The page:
Mother Rachel de Courtney, Abbess of Dartley [Christi]

Player: Christi
Rank: Abbess (Rank 1)
Religion: Church of England
Reputation: Respectable

A younger child of the de Courtneys of Eastmarch. Abbess of the nunnery at Dartley, a quiet and contemplative location with a fine library.

After being appointed Court Astrologer, has worked closely with the King's most trusted advisors to ensure that the course of Albion is smooth and free of pot-holes.

Church of England Abbess.


Following the catastrophic revelations of her involvement in as-yet untold numbers of murders, and reports of Possession by some sort of Angelic or Spiritual force which seems, to all intents and purposes, to be utterly insane, Mother Rachel de Courtney, Abbess of Dartley and Court Astrologer, is stripped of her post and imprisoned, at the instigation of the Archbishop of York. Archbishop Augustus Wells-Lacy of Schijndel intercedes for leniancy, and with the approval of the Queen, a Heretics' Gaol is founded on an island in the Thames Estuary; Mother Rachel is its governor and first inmate.

Mother Rachel seems by all accounts a model prisoner, gaining the respect and sympathy of the guards. The occasional unexplained deaths of other heretics at the establishment - mostly Catholics - are never, at first, positively linked to de Courtney, and in the war-torn years following King Henry's assassination, little attention is focused on affairs at the Gaol. Indeed, nearby towns and villages begin to think of her as something of a repentant saint, as her uncannily clear astrological predictions enable the residents of the area and of the Gaol itself to make appropriate provisions for the worst of the flooding and the effects of the war. Much of the Island itself is submerged during the Great Flood, but the gaol tower remains above the waves, making for a lonely but effective prison.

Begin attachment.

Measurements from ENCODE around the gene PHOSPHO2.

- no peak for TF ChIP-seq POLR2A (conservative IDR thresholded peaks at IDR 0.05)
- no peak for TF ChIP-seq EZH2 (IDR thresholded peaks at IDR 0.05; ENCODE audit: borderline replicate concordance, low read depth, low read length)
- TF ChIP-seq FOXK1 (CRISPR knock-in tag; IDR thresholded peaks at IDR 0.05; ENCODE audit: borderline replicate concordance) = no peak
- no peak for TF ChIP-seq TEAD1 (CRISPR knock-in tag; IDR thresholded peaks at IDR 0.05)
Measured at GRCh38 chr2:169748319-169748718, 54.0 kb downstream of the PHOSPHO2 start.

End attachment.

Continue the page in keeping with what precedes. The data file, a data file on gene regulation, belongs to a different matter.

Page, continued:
Supplied with adequate writing materials and relatively comfortable quarters, Mother Rachel spends her declining years in writing letters and treatises on theology and astrology. Many of the young Protestant men and women disillusioned by the secular and sectarian fighting in England during the Flood Years turn to her treatises for solace and guidance; and soon, the Order of the Aligned Cross, a Protestant society for religious contemplation and metaphysical speculation, is founded. Occasional dark rumours which link the Aligned Cross to mysterious rituals and the disappearances of individuals - and sometimes entire families - with Catholic sympathies are never corroborated by fact, and in public the Order seems to be a quiet and genial society for pious amateur astrologers.

Eventually, the rate of unexplained Catholic deaths at the Heretics' Gaol begins to garner attention from higher powers, and an investigation is launched. In late 1617, Mother Rachel de Courtney is finally re-tried for heresy and murder, though there are mutterings that the affair of the trial has more to do with Church politics than justice. Following her execution - which is almost overturned by a mass protest by the Order of the Aligned Cross - wide reports of bright lights, angelic voices and strange manifestations in the sky are variously explained as the effects of the sudden release of an Angelic possession, or holy miracles. A brief move to canonise Mother Rachel is firmly stamped on by Canterbury, but locals to Dartley and the Heretics' Gaol still sometimes pray to “Blessed Mother Rachel”, and local churches often boast discreet plaques noting her involvement.

bio/rachel_de_courtney.txt · Last modified: 2007/09/23 23:05 by helen